Some factors are beyond the ‘victims’ just as the law is. In the case of Ogbomoso, some powers are given to the state government and in logical terms, such powers and rights are meant to be within the purview of the local government. For instance, the approval of fuelling station is given to the state government; however, it is local planning authority staff that is closer to such sites. The planners noted that sometimes plans are approved by the state planning boards without site inspection in real terms. There is also the place of unhealthy political interference in the operations of the planning agencies and this more often than not forces planners to compromise easily save for the fear of losing their jobs. Another yet important challenge is the lack of funding; planners in the planning authorities complain of lack of inspection vehicles, paltry remunerations, and despicable working environments. It is a fact that their working condition which they have no control over affects the way and manner they discharge their duties.

10. Conclusion
Since the planning process exists to serve the public interest, the public interest however is a question of continuous debate, both in its general principles and in its case-by-case applications, it requires a conscientiously held view of the policies and actions that best serve the entire community. Those who practice planning need to adhere to a special set of ethical requirements that must guide all who aspire to be professionals. It has also been observed that planning authorities alone cannot enforce all the planning ordinances and laws that are to be implemented to achieve a desirable environment. Having analyzed the inherent challenges facing the entrenchment of planning ethics at the local level, at this juncture it is worth mentioning that at the core of resolving this malady is for planners to build their character around ethical principles of honesty, transparency, equity, accountability, and responsibility to mention a few. Also, while this is expected to take the center stage, there needs to also be a corresponding effort on the part of government institutions to enforce and penalize erring professionals.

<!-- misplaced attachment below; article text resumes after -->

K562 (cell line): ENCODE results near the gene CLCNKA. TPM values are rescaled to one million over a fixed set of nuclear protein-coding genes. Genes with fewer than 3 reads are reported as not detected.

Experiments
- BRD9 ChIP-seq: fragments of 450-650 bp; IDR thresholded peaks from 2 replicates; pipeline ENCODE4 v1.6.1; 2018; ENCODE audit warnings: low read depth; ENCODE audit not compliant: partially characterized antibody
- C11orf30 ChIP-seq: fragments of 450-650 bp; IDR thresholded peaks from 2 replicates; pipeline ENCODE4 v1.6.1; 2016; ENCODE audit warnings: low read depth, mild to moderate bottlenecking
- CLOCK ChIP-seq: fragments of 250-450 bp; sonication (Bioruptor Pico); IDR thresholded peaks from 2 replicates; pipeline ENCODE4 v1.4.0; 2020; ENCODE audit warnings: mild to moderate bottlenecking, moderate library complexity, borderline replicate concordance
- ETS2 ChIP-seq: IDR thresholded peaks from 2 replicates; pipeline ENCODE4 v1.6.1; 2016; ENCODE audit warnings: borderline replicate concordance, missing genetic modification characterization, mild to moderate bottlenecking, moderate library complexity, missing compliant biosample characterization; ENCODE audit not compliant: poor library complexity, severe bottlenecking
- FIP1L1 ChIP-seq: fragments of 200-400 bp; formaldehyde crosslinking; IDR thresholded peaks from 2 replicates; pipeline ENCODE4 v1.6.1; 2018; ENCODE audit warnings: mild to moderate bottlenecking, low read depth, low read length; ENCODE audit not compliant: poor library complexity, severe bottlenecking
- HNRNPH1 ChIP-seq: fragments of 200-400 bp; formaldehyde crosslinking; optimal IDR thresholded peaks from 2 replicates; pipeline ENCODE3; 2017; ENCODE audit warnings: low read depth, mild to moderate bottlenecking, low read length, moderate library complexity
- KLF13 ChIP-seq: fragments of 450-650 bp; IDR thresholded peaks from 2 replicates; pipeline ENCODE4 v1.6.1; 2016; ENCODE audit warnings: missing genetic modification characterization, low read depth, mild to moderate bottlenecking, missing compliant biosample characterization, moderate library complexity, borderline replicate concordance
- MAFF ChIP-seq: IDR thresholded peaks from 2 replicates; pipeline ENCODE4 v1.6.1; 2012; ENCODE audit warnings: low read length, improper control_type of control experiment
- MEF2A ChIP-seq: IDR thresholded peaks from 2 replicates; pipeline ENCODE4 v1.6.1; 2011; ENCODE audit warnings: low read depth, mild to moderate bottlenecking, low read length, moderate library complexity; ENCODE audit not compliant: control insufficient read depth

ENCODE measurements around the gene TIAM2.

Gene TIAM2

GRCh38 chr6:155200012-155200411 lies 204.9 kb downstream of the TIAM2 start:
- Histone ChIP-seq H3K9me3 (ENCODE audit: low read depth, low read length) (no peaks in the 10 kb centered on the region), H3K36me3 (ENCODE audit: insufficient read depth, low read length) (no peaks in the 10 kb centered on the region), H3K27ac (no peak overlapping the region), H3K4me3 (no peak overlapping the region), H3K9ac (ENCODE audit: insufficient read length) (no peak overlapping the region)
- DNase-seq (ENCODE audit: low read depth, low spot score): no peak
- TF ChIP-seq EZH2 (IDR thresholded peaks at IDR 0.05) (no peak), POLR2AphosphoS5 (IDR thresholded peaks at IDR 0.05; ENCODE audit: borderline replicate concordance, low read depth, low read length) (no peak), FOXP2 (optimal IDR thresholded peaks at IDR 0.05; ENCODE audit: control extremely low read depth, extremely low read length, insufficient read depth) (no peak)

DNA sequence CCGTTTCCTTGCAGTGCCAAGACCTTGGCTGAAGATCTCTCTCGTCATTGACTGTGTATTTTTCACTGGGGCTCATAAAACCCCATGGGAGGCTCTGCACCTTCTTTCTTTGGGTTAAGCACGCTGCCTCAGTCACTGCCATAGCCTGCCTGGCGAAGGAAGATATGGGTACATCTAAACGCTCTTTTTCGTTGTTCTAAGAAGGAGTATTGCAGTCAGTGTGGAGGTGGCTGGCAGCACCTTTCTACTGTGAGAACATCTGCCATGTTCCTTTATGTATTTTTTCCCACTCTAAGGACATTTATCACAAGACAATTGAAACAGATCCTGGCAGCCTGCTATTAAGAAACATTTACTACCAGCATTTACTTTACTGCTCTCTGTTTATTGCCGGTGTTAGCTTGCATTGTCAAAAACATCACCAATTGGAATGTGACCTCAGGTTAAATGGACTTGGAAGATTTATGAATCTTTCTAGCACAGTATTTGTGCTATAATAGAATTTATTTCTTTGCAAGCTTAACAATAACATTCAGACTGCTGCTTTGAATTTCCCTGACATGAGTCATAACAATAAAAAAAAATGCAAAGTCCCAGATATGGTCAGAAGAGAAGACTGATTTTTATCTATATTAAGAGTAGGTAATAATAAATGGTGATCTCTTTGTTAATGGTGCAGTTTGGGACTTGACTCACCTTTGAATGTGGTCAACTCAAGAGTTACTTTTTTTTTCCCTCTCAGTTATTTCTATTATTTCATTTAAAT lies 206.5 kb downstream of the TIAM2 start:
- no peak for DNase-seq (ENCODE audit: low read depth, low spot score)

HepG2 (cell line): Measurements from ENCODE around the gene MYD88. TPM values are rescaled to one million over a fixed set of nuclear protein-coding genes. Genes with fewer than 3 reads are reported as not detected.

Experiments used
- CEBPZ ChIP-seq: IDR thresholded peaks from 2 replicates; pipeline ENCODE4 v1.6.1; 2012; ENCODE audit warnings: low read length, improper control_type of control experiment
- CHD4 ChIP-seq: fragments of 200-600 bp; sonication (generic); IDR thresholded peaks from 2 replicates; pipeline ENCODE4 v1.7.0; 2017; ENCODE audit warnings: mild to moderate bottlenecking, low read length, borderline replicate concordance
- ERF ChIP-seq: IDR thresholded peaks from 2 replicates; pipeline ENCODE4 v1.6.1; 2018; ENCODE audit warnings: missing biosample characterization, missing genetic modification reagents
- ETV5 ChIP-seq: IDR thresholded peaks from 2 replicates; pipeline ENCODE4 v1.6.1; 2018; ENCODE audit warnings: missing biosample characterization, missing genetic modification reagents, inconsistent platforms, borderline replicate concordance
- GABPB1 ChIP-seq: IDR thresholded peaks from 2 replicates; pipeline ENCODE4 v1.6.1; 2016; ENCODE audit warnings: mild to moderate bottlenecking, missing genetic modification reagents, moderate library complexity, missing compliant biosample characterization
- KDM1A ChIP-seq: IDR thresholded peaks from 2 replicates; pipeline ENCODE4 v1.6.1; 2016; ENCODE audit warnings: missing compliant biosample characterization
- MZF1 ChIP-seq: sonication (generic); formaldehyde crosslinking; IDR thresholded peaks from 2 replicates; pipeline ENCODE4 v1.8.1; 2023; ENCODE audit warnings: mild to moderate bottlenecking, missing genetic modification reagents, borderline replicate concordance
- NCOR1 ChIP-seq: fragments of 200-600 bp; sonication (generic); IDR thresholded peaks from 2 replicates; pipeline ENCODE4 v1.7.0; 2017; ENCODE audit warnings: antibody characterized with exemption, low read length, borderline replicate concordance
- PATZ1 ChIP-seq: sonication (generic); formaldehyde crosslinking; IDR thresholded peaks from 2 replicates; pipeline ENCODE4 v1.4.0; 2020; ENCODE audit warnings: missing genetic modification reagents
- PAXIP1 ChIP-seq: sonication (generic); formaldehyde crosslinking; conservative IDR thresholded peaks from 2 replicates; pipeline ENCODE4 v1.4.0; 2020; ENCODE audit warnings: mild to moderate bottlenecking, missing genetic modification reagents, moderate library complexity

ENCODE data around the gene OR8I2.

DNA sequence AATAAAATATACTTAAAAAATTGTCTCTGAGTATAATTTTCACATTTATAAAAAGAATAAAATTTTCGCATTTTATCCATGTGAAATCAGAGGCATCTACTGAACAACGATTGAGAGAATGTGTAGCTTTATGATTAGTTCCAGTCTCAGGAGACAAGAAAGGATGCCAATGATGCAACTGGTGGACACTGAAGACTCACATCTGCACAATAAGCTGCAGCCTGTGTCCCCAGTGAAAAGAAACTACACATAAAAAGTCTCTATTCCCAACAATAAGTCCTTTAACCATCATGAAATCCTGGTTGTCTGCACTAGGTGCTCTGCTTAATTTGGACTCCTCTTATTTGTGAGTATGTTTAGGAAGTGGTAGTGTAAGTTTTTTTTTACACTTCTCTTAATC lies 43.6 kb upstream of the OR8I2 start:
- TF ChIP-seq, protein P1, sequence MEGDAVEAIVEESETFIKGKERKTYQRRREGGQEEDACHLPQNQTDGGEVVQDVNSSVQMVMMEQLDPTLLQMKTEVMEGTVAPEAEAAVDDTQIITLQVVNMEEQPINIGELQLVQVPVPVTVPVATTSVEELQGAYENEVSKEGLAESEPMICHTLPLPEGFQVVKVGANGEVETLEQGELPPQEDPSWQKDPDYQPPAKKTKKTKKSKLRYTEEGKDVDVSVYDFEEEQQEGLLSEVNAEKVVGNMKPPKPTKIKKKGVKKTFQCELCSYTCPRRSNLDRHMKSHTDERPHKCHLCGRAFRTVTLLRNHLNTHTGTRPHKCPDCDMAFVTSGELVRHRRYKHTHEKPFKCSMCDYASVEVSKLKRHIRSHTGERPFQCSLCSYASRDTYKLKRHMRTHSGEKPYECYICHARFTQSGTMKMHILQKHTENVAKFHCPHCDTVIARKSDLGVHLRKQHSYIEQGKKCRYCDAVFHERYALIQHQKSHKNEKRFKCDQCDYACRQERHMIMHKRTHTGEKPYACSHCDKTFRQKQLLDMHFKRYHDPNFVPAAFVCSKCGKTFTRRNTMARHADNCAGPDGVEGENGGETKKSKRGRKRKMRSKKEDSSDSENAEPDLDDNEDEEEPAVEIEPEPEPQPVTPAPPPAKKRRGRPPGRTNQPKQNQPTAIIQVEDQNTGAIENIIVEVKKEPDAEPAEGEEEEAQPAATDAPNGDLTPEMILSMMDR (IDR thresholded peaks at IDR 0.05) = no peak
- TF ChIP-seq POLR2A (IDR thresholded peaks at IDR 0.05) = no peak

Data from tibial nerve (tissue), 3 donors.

11. Recommendations
For a start, it is important for planning authorities to seek for team work and collaboration with other relevant fields in order to enhance capacity building to improve functionality. Planners in planning agencies often dabbles and double up into filling the gap of other professions such as Architecture, Surveying, and Engineering making the task almost burdensome . In the light of this, planning authorities should involve and employ other land related professionals. Planning laws should also be implemented to the last letter and machineries saddled with the enforcement responsibility as stated in section 13 and 14 of the Town Planners Decree No 3 of 1998 which states the penalties for unprofessional conduct as well as the offences and venue for trial should be strictly adhered to and the parastatals adequately funded to enable them discharge their duties effectively. More planners should be employed to the local planning authorities so that effective work can be done by planners. Also, there is need for provision of transportation vehicles to enable planners get to any location within the town with ease and not have to use their private means to get to the inspection sites which could make them susceptible to taking bribes. It is also recommended that planners’ remuneration be increased and made attractive; this is to discourage them from indulging in unethical practices.